Right before their eyes, there existed an incredible opportunity to market a new model of rural tourism that would provide an answer to the current lack of economic options facing Osa’s rural communities, incentivize local land owner retention, and attract environmentally and socially conscious travelers. It is, in the words of many Costa Rican experts a great strategy for tourism development and conservation.
Eytan and Marco returned to the US and launched Lokal Travel, together with their partners Paul Erickson (programming guru) and Dave Koken, who had years of experience working in microfinance for non-profit Kiva and was equally as passionate about promoting rural and local travel opportunities. Combining Dave’s expertise, knowledge and experience in Asia with Eytan and Marco’s passion for Costa Rica and other Central American countries, Lokal Travel represents a unique kind of travel opportunity to experience local life in untouched, remote and rural areas around the world. Places that most travelers would never ever dream of experiencing and a much needed income to preserve a way of life.
A little over a year old, Lokal Travel handpicks adventures that offer a genuine chance to experience local life. For example, you can canoe through a private lagoon in the Costa Rican rainforest or learn a traditional Cambodian musical instrument from a local master or staying in a handcrafted eco lodge with the Lisu Hill Tribe of northern Thailand. Lokal’s growing network of local partners and trusted communities offer one-of-a-kind experiences. To explore all experiences, click here.
All trips work to support local communities by putting money directly into the hands of locals and supporting work to preserve natural and cultural heritage. Generally, only 5% of money spent by tourism around the world goes back into local hands however with Lokal Travel 80% of the money is reinvested back into the community. It is a fantastic way to promote sustainable, responsible travel.
Cerro Escondido, which translates to “Hidden Hill,” is located in the heart of the Karen Mogenson Wildlife Refuge. The Reserve measures 900 hectares and protects one the richest ecological zones of the peninsula. Enjoy the majesty of the reserve from the relaxing comfort of one of the lodge’s hammocks.
Activities include seeing flora and fauna, meeting members of the community, exploring the beauty of the landscape and swimming in the crystal-clear water of the “Velo de Novia” waterfall. This reserve represents the source of most of the rivers of the Nicoya peninsula.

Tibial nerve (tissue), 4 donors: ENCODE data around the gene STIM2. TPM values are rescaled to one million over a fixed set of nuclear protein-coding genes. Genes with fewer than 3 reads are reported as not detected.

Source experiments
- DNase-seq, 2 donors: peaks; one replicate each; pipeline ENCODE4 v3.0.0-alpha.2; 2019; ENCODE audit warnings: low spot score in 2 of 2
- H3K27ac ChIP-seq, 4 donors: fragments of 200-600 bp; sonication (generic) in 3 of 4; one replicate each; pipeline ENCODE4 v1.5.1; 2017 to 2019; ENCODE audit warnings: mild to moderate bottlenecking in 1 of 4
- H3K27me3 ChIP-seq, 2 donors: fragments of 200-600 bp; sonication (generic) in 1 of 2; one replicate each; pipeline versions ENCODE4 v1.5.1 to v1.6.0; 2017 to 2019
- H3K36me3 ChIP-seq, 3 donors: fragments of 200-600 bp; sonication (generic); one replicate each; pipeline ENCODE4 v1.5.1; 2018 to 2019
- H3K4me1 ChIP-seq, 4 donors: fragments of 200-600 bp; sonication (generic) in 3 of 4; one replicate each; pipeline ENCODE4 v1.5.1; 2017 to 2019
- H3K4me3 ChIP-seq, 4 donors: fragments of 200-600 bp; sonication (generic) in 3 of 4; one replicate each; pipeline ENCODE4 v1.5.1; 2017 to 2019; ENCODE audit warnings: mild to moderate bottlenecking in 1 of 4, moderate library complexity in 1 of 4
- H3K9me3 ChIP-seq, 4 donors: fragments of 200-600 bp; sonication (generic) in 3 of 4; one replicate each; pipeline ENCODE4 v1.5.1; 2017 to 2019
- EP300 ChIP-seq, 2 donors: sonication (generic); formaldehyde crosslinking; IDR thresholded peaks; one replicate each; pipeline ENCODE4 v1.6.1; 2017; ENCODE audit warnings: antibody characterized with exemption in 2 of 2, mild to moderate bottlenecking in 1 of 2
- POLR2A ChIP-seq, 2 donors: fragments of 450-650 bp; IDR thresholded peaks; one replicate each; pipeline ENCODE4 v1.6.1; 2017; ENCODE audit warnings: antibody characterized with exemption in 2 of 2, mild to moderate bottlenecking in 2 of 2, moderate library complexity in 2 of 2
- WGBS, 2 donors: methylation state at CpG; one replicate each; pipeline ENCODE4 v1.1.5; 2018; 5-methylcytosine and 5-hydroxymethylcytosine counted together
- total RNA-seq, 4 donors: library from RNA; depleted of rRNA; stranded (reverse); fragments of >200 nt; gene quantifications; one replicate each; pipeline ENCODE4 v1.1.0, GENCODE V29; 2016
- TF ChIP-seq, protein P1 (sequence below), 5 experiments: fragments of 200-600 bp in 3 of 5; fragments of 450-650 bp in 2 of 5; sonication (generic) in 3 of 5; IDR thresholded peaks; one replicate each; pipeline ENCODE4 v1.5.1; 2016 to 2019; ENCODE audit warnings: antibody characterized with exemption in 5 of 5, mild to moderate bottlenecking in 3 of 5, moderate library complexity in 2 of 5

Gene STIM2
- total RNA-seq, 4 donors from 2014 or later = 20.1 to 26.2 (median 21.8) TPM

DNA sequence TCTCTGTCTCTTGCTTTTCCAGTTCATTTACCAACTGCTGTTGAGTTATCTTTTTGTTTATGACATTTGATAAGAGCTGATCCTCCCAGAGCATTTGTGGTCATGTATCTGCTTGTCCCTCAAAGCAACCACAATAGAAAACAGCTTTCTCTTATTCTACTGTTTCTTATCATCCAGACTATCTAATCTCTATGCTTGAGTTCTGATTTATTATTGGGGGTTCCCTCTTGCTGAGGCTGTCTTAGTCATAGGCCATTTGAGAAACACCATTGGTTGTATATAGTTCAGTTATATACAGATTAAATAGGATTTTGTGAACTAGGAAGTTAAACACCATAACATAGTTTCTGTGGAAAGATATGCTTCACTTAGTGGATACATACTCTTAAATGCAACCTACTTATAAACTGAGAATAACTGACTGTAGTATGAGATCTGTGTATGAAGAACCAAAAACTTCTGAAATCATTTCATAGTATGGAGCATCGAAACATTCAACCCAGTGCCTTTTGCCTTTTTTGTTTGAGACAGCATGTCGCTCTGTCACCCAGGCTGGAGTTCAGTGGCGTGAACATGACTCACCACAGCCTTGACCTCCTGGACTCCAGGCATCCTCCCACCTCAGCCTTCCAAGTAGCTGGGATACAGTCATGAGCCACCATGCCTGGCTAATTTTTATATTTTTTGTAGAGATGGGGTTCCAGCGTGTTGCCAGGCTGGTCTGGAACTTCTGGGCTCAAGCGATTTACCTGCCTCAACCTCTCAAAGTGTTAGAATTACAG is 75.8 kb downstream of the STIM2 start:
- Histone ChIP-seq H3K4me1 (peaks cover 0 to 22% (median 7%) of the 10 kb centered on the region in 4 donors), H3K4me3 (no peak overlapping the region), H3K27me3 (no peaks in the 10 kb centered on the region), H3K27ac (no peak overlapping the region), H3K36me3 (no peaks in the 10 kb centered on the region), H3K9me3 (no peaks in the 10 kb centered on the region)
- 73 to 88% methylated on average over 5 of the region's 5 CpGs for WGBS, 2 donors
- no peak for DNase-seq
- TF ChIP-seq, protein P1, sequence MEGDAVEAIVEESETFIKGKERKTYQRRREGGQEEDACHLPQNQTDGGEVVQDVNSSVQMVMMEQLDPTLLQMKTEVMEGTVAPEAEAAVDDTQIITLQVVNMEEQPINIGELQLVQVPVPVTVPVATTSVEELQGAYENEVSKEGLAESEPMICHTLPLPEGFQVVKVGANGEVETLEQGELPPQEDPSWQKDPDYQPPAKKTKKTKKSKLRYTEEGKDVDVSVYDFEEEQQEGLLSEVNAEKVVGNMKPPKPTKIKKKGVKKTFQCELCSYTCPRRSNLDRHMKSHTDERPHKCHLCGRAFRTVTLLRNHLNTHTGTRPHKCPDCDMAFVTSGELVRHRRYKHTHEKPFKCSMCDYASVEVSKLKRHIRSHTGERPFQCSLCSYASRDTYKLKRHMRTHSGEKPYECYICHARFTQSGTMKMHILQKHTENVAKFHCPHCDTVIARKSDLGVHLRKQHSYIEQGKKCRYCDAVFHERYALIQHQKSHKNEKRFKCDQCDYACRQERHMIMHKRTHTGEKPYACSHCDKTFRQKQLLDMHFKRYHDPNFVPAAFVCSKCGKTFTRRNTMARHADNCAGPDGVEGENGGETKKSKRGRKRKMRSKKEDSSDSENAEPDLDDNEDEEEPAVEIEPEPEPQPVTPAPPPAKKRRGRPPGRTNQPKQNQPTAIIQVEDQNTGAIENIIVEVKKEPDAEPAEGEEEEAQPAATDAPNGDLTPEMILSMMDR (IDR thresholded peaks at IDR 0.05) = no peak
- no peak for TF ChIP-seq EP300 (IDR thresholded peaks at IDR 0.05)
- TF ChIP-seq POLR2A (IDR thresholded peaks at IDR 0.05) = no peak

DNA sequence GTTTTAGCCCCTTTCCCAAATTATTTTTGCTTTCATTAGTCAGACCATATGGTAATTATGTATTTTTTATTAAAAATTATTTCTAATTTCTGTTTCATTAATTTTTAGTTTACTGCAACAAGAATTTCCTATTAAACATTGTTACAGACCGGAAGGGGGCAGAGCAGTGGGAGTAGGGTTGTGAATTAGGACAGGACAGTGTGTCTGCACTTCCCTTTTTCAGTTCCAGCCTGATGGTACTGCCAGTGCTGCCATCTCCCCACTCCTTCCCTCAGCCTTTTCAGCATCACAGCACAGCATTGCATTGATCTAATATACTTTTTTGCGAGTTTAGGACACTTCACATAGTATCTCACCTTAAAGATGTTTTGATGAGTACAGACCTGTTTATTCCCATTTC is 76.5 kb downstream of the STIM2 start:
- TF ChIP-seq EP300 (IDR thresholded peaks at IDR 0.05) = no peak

Stay in an ocean-front tent cabins and take a spectacular hike into Corcovado National Park with a local, naturalist guide. Located on a pristine stretch of the Pacific Coast and only steps from the national park, La Leona Lodge is a great place for nature lovers to relax and experience Costa Rica’s rainforests and fascinating wildlife.
The lodge helps maintain this unique place by applying sustainable practices, reducing environmental impacts, considering social responsibilities, and conserving local cultural values. All activities and facilities are designed for considering the environment and for offering amazing comfort to guests.
Your adventure will begin with a cycling tour in a scenic countryside of Chiang Mai. Stop at an organic tea plantation to discover how tea is grown, processed and transformed in a traditional way from tea leaves to tea cups. Then, enjoy white water rafting and a picnic lunch. The tour also includes a visit to an Akha village where you will have a chance to chat with the village shaman. Stay overnight at Lisu Lodge where your Lisu hill tribe hosts will make sure you have a good night sleep.
As Lokal’s motto says “Travel Further. Book unique local adventures and cultural experiences around the world”.I couldn’t agree more. As the world becomes a smaller place and more destinations are becoming overwhelmed with tourism, it has become more difficult to truly experience the real thing: The culture, nature and beauty of a place that makes it special and unique. Thanks to Lokal Travel, now you have the chance.
To learn more, you can visit Lokal Travel’s website here. I was able to watch a screening of the documentary 2.5% and interview Eytan for this article. 2.5% has not been released to the public yet but stay tuned. Eytan and Marco are aiming to launch the film publicly by the end of 2016. To see the trailer, you can watch it here: 2.5% – The Osa Peninsula Documentary Trailer from Lokal Media on Vimeo.
Worth a read: “The Magic of Costa Rica’s Osa Peninsula”